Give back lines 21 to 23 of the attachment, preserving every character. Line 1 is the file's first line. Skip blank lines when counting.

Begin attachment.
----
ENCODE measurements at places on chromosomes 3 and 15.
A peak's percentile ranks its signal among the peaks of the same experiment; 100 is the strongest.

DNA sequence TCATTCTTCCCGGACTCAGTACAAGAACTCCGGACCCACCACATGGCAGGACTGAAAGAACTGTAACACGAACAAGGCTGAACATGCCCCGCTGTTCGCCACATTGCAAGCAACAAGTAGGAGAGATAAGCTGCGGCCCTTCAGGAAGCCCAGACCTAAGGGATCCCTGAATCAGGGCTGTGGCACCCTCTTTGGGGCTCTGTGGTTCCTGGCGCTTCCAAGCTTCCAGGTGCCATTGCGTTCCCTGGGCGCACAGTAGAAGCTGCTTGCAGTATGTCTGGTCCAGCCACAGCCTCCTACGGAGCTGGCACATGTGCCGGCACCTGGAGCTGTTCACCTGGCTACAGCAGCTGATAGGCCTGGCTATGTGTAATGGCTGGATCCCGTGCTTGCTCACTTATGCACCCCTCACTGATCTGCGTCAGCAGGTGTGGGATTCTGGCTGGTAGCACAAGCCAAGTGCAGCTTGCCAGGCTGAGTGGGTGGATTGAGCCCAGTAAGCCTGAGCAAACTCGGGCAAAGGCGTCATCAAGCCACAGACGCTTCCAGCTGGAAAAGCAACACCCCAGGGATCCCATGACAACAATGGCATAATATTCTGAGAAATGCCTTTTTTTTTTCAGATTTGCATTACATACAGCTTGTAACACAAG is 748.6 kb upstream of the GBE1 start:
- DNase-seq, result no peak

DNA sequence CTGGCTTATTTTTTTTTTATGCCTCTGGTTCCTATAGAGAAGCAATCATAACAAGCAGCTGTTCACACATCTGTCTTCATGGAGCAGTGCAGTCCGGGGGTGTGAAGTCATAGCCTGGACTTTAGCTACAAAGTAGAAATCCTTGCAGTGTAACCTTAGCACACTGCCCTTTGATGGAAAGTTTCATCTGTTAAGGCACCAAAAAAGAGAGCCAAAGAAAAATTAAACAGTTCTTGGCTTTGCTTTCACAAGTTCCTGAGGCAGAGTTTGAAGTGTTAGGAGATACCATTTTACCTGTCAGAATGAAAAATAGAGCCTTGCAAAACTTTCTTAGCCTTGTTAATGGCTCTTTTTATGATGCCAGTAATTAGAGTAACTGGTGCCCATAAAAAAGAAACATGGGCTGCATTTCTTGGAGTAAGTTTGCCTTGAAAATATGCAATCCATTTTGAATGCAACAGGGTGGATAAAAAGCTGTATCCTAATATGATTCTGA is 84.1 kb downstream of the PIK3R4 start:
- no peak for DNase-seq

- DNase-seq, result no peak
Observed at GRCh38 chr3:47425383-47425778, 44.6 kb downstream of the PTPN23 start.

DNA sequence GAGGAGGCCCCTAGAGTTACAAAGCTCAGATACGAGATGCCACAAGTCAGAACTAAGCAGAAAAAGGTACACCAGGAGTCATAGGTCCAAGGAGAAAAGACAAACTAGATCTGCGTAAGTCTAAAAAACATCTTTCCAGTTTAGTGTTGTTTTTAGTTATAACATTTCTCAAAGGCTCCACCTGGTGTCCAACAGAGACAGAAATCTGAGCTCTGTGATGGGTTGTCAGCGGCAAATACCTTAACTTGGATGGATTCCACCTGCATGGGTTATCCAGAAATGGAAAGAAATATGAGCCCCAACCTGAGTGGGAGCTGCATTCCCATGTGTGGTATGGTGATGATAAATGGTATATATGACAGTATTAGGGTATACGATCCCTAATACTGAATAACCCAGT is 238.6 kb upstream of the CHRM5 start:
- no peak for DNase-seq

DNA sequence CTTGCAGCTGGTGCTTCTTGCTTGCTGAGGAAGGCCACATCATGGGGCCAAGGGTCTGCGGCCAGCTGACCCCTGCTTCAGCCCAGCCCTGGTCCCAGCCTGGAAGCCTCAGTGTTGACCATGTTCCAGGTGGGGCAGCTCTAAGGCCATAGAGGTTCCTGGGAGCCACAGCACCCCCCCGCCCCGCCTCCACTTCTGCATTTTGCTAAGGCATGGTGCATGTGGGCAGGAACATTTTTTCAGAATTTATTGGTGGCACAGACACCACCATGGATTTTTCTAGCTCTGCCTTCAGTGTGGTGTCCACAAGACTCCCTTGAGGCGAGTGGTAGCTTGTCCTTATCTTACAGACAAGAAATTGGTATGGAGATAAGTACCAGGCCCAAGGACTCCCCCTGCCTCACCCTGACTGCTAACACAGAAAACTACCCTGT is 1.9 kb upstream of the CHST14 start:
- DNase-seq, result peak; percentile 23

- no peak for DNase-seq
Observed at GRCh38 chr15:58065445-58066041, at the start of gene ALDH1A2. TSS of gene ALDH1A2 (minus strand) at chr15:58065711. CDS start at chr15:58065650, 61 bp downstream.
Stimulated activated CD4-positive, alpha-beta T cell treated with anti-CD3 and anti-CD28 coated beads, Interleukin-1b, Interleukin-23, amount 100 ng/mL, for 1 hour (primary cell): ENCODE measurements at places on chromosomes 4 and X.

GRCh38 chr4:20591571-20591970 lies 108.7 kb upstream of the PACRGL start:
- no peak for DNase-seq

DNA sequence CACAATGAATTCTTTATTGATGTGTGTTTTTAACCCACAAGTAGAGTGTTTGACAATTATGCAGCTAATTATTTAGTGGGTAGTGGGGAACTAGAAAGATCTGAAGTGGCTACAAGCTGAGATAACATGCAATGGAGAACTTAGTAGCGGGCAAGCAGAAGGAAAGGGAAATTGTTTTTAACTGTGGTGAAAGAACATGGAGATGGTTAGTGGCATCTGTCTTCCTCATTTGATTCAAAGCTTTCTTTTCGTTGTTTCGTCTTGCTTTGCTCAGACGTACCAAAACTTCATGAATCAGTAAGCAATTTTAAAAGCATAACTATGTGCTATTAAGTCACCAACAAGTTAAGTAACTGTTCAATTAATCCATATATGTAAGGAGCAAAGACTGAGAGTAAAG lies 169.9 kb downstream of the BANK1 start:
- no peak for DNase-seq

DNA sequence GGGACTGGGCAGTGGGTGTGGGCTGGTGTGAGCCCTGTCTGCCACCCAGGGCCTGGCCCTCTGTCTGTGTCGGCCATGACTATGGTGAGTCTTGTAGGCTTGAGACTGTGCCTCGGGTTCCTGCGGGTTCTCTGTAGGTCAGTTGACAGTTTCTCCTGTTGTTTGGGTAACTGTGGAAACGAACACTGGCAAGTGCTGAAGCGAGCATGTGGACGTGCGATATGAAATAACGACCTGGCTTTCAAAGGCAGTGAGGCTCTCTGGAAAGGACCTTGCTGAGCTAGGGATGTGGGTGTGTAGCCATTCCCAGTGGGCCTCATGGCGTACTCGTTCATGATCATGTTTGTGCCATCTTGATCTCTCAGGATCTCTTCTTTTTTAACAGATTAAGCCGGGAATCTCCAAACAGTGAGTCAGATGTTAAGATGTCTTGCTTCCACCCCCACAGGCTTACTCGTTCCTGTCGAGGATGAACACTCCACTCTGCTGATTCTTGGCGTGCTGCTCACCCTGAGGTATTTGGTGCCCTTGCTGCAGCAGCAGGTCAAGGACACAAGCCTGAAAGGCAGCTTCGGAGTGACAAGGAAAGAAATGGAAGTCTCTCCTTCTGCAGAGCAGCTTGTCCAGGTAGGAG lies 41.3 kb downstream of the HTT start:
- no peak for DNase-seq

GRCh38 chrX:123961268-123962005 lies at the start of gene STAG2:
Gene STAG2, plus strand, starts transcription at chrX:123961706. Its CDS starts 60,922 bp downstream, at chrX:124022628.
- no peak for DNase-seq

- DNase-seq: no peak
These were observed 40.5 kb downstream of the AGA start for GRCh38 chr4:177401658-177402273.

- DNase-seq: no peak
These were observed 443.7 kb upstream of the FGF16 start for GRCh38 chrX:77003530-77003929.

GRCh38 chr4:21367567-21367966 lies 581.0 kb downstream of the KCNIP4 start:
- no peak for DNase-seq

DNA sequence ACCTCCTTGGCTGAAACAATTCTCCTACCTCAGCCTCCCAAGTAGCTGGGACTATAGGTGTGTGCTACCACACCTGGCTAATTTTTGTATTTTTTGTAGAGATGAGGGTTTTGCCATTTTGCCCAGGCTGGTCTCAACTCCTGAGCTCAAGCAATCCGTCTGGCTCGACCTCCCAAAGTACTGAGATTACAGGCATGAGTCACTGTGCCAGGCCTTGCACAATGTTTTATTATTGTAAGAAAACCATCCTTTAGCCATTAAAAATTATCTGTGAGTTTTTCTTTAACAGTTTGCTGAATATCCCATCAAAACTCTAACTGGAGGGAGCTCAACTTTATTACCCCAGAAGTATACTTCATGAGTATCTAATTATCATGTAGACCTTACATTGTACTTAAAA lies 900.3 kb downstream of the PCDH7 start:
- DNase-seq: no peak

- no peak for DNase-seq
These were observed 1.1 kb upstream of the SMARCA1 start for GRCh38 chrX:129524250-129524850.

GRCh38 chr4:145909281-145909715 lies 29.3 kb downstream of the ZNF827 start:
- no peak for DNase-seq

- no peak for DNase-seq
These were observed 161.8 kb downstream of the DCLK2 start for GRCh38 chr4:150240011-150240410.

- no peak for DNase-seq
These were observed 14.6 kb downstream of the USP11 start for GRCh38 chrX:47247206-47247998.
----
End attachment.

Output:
- no peak for DNase-seq

GRCh38 chrX:123961268-123962005 lies at the start of gene STAG2:
Gene STAG2, plus strand, starts transcription at chrX:123961706. Its CDS starts 60,922 bp downstream, at chrX:124022628.